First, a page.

How East Hampton’s Rich Art History Inspired Bruno Dunley’s New Abstract Works
“I felt like I understood why 17th- and 18th-century painters devoted their lives to painting landscapes."
It can be difficult to identify a Bruno Dunley painting. After all, the Brazilian artist’s works have little in common with each other, often varying in size, color, and subject matter from canvas to canvas. They’re united only by their diversity, a product of the artist’s restless yen to deconstruct the compositional tropes of modern and contemporary visual art.
That makes Dunley’s latest work all the more surprising. Upon being selected for the 2016 Further on Air residency in East Hampton, the artist decided to focus exclusively on the area’s light and landscape.
True to his varied oeuvre, the canvases Dunley created during the residency don’t necessarily look like they’re inspired by scenic coastal views. The works—now on view at his first US exhibition, “The Mirror,” at Galeria Nara Roesler’s New York outpost—are playful, abstract, and distinct from one another.
For Dunley, the Long Island experience was more about light and energy than the landscape itself. Taking his cues from Jackson Pollock, Franz Kline, and especially Willem de Kooning, each of whom spent a significant period of their careers working in the East Hampton area in the 1940s and ‘50s, Dunley injected vibrant color into each work, hinting in quick brushstrokes at a nature too sublime to capture.
Below, Dunley explains in his own words how his time on Long Island changed the way he thinks of landscape painting and his approach to color.
“When I decided to spend six months in East Hampton, I knew that it was a relevant region for American painting. I was aware that it had influenced multiple painters since the beginning of the 18th century. But what intrigued me the most was an interview with de Kooning, in which he explains that he moved to the region because of its natural light. In the interview, he also mentions that many places such as Rome and Havana changed how he approached color. East Hampton, in particular, was one of those places that decisively influenced the development of a chromatic sensibility. So, I realized that towards the end of the ’50s, when de Kooning spent time in the Hamptons, his work underwent a major transformation.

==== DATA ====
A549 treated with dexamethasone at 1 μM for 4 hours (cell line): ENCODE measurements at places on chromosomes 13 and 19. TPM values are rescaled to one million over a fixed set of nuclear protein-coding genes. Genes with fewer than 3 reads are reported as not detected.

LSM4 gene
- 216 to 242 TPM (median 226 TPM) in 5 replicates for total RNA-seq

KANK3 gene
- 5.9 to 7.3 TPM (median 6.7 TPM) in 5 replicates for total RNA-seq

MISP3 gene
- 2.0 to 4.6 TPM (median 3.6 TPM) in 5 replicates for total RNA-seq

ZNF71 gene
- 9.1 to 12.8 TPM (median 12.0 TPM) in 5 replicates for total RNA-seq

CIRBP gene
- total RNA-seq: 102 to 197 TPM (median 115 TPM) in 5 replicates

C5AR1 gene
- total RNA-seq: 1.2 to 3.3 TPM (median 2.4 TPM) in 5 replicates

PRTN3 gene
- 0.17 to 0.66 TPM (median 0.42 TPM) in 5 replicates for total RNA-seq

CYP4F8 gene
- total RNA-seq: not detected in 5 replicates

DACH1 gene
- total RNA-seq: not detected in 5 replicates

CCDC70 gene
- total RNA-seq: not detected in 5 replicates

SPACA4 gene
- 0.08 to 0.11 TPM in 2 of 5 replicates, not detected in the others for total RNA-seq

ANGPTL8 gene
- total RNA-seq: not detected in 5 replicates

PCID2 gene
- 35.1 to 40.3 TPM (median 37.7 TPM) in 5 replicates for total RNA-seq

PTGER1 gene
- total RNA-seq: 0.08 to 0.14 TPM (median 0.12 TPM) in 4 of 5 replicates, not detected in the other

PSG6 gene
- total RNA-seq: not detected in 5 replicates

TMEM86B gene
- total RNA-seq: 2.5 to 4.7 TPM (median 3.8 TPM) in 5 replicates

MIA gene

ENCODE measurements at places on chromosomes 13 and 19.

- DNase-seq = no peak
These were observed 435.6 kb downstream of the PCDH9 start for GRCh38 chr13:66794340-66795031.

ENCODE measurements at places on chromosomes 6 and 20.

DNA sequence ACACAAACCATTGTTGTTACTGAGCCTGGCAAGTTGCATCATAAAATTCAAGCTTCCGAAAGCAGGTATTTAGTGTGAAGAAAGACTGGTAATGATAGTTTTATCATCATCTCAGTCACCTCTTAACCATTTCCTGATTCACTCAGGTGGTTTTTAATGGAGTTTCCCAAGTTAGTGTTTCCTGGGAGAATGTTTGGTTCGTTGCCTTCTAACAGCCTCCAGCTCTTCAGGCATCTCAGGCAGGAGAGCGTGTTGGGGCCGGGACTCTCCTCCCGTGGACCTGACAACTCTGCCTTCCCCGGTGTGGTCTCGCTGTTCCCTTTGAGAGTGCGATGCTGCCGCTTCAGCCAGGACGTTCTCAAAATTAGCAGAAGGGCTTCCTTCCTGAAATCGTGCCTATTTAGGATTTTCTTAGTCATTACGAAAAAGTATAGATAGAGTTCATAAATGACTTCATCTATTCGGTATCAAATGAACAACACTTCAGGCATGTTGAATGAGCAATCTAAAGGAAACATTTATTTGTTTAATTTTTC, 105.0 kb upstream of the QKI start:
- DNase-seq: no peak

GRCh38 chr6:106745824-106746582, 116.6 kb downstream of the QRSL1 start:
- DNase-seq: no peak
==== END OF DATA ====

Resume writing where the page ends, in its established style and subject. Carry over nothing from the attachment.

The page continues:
When I traveled to the Hamptons in September 2016, I was also looking to transform my work. I was hoping to capture a more aggressive energy through my paintings, but I understood that this evolution had to be based on the real experience of color and light. Spending time in a studio completely focused on the work, in isolation, was also a very alluring proposition.
Throughout the three seasons I spent in East Hampton (late summer, fall, and winter), I witnessed drastic shifts in light and landscape. During fall and winter, I regularly went outside to study the light during the late afternoon. On countless occasions, I strolled by myself through the Walking Dunes in Napeague Bay, and I observed the entire chromatic spectrum in the sky. There was green in the sky. I felt then like I understood why 17th- and 18th-century painters devoted their lives to painting landscapes. I profoundly understood the sublime, yet I was not interested in undertaking the mammoth task of depicting it in its oceanic depth. The experience of nature is grander than anything you can accurately convey. For me, the only way to approach it would be through quick gestures and strong colors that expressed the impossibility of the task. Also during winter, when the landscape and light became uniform, my paintings became more vibrant. I didn’t notice this at the time, but there was a huge contrast between the light of the landscape and the light in my paintings.”
— Bruno Dunley, 2018
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